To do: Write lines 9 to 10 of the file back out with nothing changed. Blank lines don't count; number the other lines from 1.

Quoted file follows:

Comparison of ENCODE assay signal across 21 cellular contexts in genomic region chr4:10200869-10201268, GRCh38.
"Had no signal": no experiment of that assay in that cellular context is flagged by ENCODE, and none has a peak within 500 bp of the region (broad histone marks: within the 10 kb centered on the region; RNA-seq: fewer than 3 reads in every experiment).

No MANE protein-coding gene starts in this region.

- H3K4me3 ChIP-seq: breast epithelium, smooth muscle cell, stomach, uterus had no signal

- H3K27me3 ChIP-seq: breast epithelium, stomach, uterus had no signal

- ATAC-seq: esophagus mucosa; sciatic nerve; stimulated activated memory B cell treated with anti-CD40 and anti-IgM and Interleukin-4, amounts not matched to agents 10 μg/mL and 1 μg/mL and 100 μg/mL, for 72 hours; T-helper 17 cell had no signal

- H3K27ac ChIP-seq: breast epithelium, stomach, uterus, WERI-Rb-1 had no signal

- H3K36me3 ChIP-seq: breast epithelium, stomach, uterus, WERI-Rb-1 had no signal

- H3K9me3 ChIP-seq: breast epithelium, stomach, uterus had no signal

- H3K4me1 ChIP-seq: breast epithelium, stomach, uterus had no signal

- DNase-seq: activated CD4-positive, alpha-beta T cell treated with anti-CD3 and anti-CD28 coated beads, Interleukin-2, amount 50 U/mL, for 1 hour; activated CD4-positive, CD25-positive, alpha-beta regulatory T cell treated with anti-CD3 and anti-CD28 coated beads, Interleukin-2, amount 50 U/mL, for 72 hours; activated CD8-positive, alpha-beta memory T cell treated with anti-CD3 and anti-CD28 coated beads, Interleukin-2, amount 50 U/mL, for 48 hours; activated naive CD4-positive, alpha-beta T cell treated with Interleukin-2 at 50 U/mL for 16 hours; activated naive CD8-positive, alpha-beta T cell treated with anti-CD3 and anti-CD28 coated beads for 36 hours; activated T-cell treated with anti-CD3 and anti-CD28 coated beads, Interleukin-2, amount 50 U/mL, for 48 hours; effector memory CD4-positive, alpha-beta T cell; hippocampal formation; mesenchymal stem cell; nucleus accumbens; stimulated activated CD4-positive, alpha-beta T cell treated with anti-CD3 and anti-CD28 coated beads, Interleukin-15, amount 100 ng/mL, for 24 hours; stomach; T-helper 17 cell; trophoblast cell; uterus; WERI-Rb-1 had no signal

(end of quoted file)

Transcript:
- H3K9me3 ChIP-seq: breast epithelium, stomach, uterus had no signal

- H3K4me1 ChIP-seq: breast epithelium, stomach, uterus had no signal